We are all capable of listening effectively in different situations and to different people. Listening effectively is, however, an active process – something we have to do consciously and something that takes practice. Yet there are obstacles to our ability, or willingness, to become better listeners.

Here are some common misconceptions, or myths, about listening:

Misconception One: It’s Difficult to Learn How to Listen
We all learn to listen from an early age though rarely are we ever ‘taught’. Over time we can develop bad habits and become blasé about listening or even unaware how we listen. You should thank your mother for telling you not to eat with your mouth open, or speak with your mouth full! Our willingness to learn how to listen better may depend on our motivation and our personality. (It has to be said, introverts are better listeners than extroverts!).
As hard as it may be, with awareness and practice we can ‘unlearn’ bad habits and form new ones.

Misconception Two: I’m a Good Listener
Generally people overestimate their own listening abilities and underestimate the listening abilities of others. Like driving, we tend to think that we are better listeners than other people: 80% of drivers think they are better than everyone else on the road. This also means that other people tend to think that they are better listeners than you!

Good listening is not a skill that we are born with; it is not a natural gift. Without practice and training we are unlikely to be particularly effective listeners. Believing that you are a better listener than others may impede your motivation to learn to listen better; it is unlikely to be true unless you have taken the time to learn and practice your listening skills over a period of time.

Misconception Three: Intelligent People are Better Listeners.
There is no link between traditional measures of cognitive ability, intelligence (IQ), and how well we listen. Although being bright and having a good vocabulary may make it easier to process information and gain understanding, these qualities do not necessarily make bright people better listeners. In fact the opposite may be more true. For example, very intelligent people may be more likely to get bored with a conversation and ‘tune out’, or anticipate the rest of what the sender may be sending.

People with higher emotional intelligence (EQ), on the other hand, are more likely to be better listeners. Emotional intelligence refers to a person’s ability to assess, identify and manage his or her emotions and the emotions of others. Emotional Intelligence is the measure of a person’s likelihood to consider the emotional needs of others – assessment of such needs often comes about through good listening.

Misconception Four: Hearing is the same as Listening
Be skeptical of the person who says “I heard you!”. Hearing is a passive process – like breathing – we do it without thinking. Listening, however, is a learned skill and an active process, and requires more effort. Our brains have to work harder to process the information that we hear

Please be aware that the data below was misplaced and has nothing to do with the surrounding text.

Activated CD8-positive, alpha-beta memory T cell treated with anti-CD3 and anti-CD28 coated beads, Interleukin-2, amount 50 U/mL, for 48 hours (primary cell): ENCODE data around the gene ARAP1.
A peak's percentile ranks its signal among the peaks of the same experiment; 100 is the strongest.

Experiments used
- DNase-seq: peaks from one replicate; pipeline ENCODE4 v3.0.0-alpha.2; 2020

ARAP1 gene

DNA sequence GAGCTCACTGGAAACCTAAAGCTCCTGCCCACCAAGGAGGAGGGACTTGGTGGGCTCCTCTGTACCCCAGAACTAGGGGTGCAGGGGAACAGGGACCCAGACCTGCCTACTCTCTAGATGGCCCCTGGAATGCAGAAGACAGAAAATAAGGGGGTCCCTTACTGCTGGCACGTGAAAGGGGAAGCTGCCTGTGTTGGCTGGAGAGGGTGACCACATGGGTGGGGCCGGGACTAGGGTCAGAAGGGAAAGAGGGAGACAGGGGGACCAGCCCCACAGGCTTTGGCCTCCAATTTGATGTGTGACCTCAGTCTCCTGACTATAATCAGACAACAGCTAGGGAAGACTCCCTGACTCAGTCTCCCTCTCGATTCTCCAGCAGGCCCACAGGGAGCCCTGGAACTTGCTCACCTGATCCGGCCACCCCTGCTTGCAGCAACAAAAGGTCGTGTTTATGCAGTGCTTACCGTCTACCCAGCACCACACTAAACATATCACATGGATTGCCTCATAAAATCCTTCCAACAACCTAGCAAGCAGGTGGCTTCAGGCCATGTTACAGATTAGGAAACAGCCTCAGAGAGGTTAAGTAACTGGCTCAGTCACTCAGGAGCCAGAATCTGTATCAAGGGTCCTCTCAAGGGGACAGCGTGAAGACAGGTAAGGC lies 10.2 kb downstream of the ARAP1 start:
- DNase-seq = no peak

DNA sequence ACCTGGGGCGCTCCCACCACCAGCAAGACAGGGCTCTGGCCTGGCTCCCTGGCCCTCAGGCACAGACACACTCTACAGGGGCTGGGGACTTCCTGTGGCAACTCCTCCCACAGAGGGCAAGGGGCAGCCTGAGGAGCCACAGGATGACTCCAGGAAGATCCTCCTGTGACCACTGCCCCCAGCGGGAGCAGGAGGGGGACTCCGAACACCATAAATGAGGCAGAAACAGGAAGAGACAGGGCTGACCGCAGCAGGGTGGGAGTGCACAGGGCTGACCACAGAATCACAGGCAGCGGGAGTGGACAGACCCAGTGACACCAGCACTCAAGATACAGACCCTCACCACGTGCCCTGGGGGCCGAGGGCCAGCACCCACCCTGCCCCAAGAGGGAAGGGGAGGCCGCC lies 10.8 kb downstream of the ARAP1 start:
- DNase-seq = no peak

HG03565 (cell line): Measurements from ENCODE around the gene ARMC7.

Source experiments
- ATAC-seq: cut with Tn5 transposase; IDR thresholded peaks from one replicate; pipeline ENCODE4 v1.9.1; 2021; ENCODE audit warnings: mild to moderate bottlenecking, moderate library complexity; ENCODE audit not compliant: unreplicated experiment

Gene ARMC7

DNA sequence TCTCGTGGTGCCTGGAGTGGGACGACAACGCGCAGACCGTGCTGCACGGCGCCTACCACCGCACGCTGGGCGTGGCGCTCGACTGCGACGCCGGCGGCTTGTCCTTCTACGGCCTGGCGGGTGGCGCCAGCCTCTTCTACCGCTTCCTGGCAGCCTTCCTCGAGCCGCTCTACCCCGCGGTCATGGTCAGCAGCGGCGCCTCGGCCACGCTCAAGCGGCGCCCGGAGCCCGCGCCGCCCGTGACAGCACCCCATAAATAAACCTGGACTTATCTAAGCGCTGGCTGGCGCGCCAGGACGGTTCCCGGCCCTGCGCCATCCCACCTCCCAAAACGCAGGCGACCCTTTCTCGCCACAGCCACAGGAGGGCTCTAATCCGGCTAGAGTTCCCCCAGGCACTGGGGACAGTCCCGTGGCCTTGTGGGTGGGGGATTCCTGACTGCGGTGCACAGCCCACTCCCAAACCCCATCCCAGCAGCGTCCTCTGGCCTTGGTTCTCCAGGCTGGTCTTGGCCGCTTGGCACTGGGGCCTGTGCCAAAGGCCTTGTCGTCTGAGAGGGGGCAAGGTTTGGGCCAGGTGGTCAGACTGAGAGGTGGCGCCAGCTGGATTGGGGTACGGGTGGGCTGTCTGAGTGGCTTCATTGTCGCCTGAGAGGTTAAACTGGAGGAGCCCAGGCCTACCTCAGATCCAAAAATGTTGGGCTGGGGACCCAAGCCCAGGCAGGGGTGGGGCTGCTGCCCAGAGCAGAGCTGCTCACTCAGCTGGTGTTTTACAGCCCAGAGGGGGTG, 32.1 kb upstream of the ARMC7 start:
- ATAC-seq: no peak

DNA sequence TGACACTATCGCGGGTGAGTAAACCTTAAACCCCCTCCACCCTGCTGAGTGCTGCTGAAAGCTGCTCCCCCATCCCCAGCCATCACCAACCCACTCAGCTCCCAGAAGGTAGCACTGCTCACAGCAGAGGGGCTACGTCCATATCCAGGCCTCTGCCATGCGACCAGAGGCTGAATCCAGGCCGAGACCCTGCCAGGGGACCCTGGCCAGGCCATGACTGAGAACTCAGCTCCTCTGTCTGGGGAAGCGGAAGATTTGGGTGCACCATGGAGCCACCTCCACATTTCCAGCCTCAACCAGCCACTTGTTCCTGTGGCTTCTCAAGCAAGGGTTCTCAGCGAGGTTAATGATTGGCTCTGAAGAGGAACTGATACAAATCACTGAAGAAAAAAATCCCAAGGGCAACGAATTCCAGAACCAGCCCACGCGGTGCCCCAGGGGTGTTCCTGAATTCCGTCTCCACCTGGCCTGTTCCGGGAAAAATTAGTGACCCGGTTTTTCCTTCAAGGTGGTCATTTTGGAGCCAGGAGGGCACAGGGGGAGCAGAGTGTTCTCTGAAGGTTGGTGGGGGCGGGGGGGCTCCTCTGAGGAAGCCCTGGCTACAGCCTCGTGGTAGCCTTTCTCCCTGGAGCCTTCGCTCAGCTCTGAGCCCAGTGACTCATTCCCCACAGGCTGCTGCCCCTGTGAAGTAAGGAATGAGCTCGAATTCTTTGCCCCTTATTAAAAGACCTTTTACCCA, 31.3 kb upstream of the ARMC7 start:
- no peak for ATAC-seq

[and see] in order to understand the meaning of the message. Understanding is the goal of listening.

Good listeners also read the non-verbal signals that accompany the audible messages. Effective listening includes accurately interpreting tone of voice, the sender’s gestures and general body-language; it is not wholly dependent on our ability to hear, but includes other senses and cognitive processes.

It is now well established that the human brain is not capable of ‘multi-tasking’ – executing two or more cognitive processes simultaneously; you cannot listen and read at the same time (though you might be able to knit).

Misconception Five: We Listen Better As We Get Older
People do not automatically become better listeners as they get older; without practice, and consciously thinking about listening, there is no reason why listening will improve; it may actually get worse.

As we go through life, gaining experience and understanding of the world around us, our capacity for listening is likely to improve. Whether we utilize this capacity and actually listen more effectively depends on our personalities, the particular situation and checking any bad habits we may have acquired.

Misconception Six: Gender Affects Listening Ability
Generally, and without trying to stereotype, men and women value communication differently. Women tend to place a higher value on connection, cooperation and emotional messages, whereas men are generally more concerned with facts and arguments and may be uncomfortable talking about and listening to personal or emotional subjects.

This doesn’t mean that women are better listeners than men, or vice-versa, but that there may be differences in the ways in which messages are conveyed and interpreted. During a conversation men and women are likely to ask different types of questions of the speaker to clarify the message – their final interpretation of the conversation may, therefore, be different. (“He’s not listening to me!” “What is she going on about?!”)

So, are you listening? Or have you fallen victim to these myths in your own listening.

If you are interested in exploring these ideas further AFS Consulting has a program for you delivered in one-on-one coaching modality: Mastering the Art of Tact and Diplomacy. Check it out here: https://afsconsulting.ca/executive-coaching/communicating-with-tact-diplomacy/